Karen Donelan is the inaugural Stuart H. Altman Professor and Chair of US Health Policy within the Schneider Institutes for Health Policy and Research at Brandeis University. Dr. Donelan is also a member of the faculty of the Mongan Institute at Massachusetts General Hospital. She is a prominent survey and team scientist who has designed and conducted hundreds of national and international surveys of the experiences of patients and health professionals in health care systems, internationally, nationally and locally. Recognized for her skill in designing surveys to measure the experiences of diverse professional and patient/consumer populations, Dr. Donelan’s current and recent national projects include the health workforce changes needed to improve care for frail older adults, and assessments of quality of life and care innovations for persons with complex illness, cancer, disability and dementia. These include understanding the impact of COVID-19 on the health workforce and patients in congregate housing; evaluation of innovations in improving understanding of insurance coverage for cancer survivors, and a randomized trial of a virtual clinic to improve evidence-based care for people with Down Syndrome. She has led system studies of patients and the workforce to measure diversity, equity and inclusion, teaching nationally through the Disparities Leadership Program. She is interested in informing efforts to foster cultures of respect in health systems, and in mentoring across differences.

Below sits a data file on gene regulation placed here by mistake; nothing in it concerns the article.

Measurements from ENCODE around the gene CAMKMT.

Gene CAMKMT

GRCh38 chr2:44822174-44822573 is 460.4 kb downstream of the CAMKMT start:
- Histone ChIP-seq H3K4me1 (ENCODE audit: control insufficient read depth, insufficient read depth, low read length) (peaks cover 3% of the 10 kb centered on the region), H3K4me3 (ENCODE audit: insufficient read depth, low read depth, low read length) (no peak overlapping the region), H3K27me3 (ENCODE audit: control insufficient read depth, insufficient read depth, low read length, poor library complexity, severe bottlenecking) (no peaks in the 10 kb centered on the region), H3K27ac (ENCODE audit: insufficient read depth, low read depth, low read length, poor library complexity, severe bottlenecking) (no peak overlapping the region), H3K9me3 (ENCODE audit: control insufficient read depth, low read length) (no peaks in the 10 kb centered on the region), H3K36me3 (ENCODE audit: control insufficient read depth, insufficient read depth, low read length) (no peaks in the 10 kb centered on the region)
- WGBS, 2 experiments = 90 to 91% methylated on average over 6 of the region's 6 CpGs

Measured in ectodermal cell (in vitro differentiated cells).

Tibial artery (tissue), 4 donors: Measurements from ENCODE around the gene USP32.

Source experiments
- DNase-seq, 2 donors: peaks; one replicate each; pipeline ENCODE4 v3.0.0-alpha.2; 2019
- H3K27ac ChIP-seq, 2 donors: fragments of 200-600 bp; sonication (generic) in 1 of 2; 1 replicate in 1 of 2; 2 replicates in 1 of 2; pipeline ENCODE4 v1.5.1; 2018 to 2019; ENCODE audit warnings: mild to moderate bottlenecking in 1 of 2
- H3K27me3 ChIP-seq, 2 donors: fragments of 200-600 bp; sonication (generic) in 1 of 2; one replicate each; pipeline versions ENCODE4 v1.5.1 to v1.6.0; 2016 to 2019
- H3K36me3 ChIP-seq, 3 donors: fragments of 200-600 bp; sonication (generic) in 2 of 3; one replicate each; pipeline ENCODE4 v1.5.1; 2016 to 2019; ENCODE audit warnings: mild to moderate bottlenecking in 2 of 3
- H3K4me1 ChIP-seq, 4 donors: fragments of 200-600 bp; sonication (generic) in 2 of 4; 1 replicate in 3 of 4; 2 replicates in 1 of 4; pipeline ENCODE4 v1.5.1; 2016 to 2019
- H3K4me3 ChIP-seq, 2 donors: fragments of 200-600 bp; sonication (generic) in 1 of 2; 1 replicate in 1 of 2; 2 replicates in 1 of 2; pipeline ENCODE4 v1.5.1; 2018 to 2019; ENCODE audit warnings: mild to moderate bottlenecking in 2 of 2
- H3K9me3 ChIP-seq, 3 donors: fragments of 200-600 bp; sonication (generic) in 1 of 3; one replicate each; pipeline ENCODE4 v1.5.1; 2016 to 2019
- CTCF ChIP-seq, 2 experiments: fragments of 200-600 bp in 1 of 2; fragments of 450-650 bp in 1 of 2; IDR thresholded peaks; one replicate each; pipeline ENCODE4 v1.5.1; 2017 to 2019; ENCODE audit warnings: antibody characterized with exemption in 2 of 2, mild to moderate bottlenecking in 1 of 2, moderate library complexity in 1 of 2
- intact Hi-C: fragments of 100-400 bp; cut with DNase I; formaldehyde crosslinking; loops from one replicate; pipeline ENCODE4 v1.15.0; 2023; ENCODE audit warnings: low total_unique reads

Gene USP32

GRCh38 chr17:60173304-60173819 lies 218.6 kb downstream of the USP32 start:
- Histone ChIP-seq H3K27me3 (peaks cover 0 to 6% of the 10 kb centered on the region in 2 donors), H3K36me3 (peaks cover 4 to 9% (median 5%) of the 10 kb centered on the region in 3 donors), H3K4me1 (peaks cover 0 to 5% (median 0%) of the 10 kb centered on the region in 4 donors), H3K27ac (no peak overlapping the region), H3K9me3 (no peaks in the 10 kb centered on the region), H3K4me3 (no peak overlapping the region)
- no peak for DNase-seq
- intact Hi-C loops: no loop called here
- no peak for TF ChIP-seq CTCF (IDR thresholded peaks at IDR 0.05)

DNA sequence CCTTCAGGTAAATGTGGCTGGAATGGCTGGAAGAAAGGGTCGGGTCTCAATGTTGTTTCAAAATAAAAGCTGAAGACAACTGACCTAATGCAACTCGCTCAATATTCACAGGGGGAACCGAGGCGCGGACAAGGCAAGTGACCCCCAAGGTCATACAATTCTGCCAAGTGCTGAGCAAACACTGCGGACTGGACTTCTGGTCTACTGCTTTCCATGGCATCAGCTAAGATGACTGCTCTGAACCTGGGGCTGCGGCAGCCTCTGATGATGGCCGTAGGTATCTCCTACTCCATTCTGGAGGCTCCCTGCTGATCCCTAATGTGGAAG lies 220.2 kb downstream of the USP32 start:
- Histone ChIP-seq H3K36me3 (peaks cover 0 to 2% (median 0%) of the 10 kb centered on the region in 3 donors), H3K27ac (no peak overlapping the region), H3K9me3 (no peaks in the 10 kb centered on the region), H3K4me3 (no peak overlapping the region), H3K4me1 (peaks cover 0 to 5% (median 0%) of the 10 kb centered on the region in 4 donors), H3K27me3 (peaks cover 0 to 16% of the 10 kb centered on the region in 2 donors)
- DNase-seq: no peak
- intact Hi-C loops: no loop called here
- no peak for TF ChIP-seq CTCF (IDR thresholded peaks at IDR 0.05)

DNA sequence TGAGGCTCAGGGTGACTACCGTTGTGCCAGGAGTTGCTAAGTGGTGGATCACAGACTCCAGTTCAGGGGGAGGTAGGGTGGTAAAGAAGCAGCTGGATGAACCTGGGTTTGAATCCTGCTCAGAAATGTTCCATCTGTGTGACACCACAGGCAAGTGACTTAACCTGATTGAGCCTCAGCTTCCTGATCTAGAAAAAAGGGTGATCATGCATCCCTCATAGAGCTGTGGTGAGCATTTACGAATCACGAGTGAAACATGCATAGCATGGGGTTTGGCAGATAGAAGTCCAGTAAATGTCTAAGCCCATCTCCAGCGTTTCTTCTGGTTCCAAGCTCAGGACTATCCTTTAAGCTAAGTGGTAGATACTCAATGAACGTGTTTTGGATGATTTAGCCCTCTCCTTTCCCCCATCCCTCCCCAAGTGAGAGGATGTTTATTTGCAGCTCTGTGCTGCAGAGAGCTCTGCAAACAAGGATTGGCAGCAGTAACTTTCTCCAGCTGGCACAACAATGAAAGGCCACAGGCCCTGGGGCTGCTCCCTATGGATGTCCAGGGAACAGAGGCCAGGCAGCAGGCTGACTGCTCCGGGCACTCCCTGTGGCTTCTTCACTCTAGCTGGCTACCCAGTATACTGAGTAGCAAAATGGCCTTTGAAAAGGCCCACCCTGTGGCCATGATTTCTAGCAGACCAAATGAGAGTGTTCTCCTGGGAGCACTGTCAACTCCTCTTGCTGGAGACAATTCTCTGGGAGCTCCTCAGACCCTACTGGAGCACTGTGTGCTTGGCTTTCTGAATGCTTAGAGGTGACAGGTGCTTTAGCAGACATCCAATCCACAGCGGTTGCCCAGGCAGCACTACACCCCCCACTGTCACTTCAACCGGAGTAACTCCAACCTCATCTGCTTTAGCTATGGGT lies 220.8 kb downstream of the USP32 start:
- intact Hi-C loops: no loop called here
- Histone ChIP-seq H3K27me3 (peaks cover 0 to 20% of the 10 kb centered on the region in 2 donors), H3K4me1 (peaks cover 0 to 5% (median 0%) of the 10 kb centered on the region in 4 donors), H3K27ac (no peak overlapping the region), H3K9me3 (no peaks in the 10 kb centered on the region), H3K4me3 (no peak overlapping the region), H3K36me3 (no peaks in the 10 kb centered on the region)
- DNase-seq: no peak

Karen Kuhlthau, Ph.D.
Karen Kuhlthau is a Professor in the Department of Pediatrics at Harvard Medical School and Massachusetts General Hospital. Dr. Kuhlthau conducts mixed methods research on children with special health care needs and more specifically children with autism spectrum disorder (ASD) and survivors of children with cancer. Much of her work is devoted to understanding the impact of childhood chronic conditions on family members. As part of this work, Dr. Kuhlthau has collaborated with Dr. Park’s lab to test adaptations of the Relaxation Response Resiliency program in populations of parents and siblings of children with chronic conditions. She has over 150 peer reviewed publications Her research has been supported by The Maternal and Child Health Bureau, the Lance Armstrong Foundation, National Institute of Health, and the Autism Speaks Foundation.
Louisa Sylvia, Ph.D.
Dr. Louisa Sylvia is a staff psychologist and associate director at Dauten Family Center for Bipolar Treatment Innovation at Massachusetts General Hospital, director of the Office for Women’s Careers at Massachusetts General, and an associate professor at Harvard Medical School. Dr. Sylvia’s major research interests are developing resilience and wellness programs for individuals with mood disorders. She has received funding to develop in-person, therapist administered lifestyle and sleep interventions for individuals with serious mental illness as well as online, self-directed programs to increase physical activity and overall wellness.
Dr. Sylvia has published over 150 peer-reviewed manuscripts in her area of specialization, co-authored a workbook for Bipolar II Disorder, authored the Complete Wellness Workbook for Bipolar Disorder as well as presented her work at numerous local, national and international conferences. She assisted in creating MoodNetwork, a patient-powered research network, funded by the Patient Centered Outcomes Research Initiative. MoodNetwork (www.moodnetwork.org) brings together thousands of individuals with mood disorders to improve their overall wellness.